Many Republicans share a view of the tax code and its purpose that differs from their Democratic colleagues. During weeks of hearings on the Reagan plan over the summer, Republicans voiced the lion's share of doubts on curbing depreciation deductions for business and curtailing tax credits for operations abroad.

It also was Republicans who, at the end of the hearing process, issued a list of principles for tax overhaul, some of which clashed with the Reagan proposal.

Republicans on and off the committee deny persistent rumors that they are drafting alternatives to the Reagan plan or to the Rostenkowski proposals. But they say they stand ready to bring up their own package if they do not like the direction Democrats are heading.

"We're not trying to write our own little deal," said House Minority Whip Trent Lott (R-Miss.). "But if the process gets out of control, there are a lot of things we could do. If the Democrats turn the president's bill into a liberal tax increase, we have options we would make use of."

Several House Republican leaders have doubts about tax revision. House Minority Leader Robert H. Michel (R-Ill.), who has said he would not vote for any of the proposals currently under consideration, is feeling pressure from heavy industries and labor unions in his district. In a meeting with Reagan last Wednesday, Michel, Lott and other leaders told the president there was little GOP support in the House for tax revision.

Ways and Means Republicans, under pressure from their chairman and their president, feel more responsibility to produce legislation than do their colleagues. Committee members were incensed when Rep. Jack Kemp (R-N.Y.), Lott and 35 other House Republicans sent Reagan a letter opposing some of the Rostenkowski proposals and asking that Reagan support retaining such costly tax preferences as a $2,000 personal exemption and a lower corporate tax rate. The committee members have asked Michel to keep such protests under control.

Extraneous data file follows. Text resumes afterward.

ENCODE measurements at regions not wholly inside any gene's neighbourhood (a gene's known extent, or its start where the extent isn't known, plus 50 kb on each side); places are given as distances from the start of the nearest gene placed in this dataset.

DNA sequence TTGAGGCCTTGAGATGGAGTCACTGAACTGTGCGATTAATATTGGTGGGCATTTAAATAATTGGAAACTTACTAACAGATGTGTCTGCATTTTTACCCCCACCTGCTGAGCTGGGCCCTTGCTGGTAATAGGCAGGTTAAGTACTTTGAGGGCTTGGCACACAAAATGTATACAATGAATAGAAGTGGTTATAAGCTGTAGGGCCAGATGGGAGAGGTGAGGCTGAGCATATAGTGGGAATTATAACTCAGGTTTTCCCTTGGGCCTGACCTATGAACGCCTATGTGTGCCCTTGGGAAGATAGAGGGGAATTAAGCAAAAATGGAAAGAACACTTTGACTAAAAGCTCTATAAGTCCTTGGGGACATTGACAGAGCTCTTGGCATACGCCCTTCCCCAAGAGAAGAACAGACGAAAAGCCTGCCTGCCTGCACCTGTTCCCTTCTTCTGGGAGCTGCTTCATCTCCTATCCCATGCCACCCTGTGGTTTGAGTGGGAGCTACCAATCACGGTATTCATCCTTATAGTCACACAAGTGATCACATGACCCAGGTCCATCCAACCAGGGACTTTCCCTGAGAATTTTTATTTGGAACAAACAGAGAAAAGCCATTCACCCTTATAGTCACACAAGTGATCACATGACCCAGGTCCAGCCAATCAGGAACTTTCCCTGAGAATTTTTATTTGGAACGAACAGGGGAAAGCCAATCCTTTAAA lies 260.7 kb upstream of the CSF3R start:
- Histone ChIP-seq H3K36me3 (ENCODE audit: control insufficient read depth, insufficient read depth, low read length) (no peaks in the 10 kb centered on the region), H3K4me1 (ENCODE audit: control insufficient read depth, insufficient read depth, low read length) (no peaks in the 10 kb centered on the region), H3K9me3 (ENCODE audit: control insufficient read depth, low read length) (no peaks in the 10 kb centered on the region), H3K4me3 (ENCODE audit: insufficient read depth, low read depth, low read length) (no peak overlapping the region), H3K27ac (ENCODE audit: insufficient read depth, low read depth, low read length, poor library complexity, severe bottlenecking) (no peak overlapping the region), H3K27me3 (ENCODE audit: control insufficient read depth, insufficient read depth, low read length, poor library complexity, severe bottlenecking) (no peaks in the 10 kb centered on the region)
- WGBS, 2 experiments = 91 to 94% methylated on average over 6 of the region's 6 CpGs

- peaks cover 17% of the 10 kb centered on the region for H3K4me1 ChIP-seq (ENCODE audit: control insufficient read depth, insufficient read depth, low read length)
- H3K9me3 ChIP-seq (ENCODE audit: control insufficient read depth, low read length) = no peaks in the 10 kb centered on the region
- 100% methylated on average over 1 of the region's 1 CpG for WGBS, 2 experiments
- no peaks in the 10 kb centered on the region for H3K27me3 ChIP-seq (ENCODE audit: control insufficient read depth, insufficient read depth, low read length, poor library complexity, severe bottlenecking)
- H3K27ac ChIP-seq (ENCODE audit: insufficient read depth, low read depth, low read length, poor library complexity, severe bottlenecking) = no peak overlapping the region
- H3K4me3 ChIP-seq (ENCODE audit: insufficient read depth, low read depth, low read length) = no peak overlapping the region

In trying to whip up public support for tax overhaul, Reagan seems to recognize the weaknesses among his fellow Republicans. Since his plan was introduced in late May, the president has made speeches in districts of four GOP Ways and Means members and only two Democrats. Thursday, he was in the Cincinnati district of Gradison, who supports tax overhaul.

Despite the push by the president, many GOP members remain skeptical, not just of the proposal but of the pressure from Reagan. Several members with long tenure on the panel recall a similar effort in 1970 by President Richard M. Nixon.

As Congress was debating how large a cost-of-living increase to grant Social Security recipients (in the days before those increases were granted automatically), Nixon asked committee members to hold the line at 5 percent although Democrats were pushing for a 10 percent increase. Despite the political pain, Republicans voted en masse in committee against the larger increase.

It eventually passed nonetheless, and Nixon not only signed the legislation but enclosed a note in millions of checks taking credit for the increase. Ways and Means Republicans were left with nothing but angry constituents.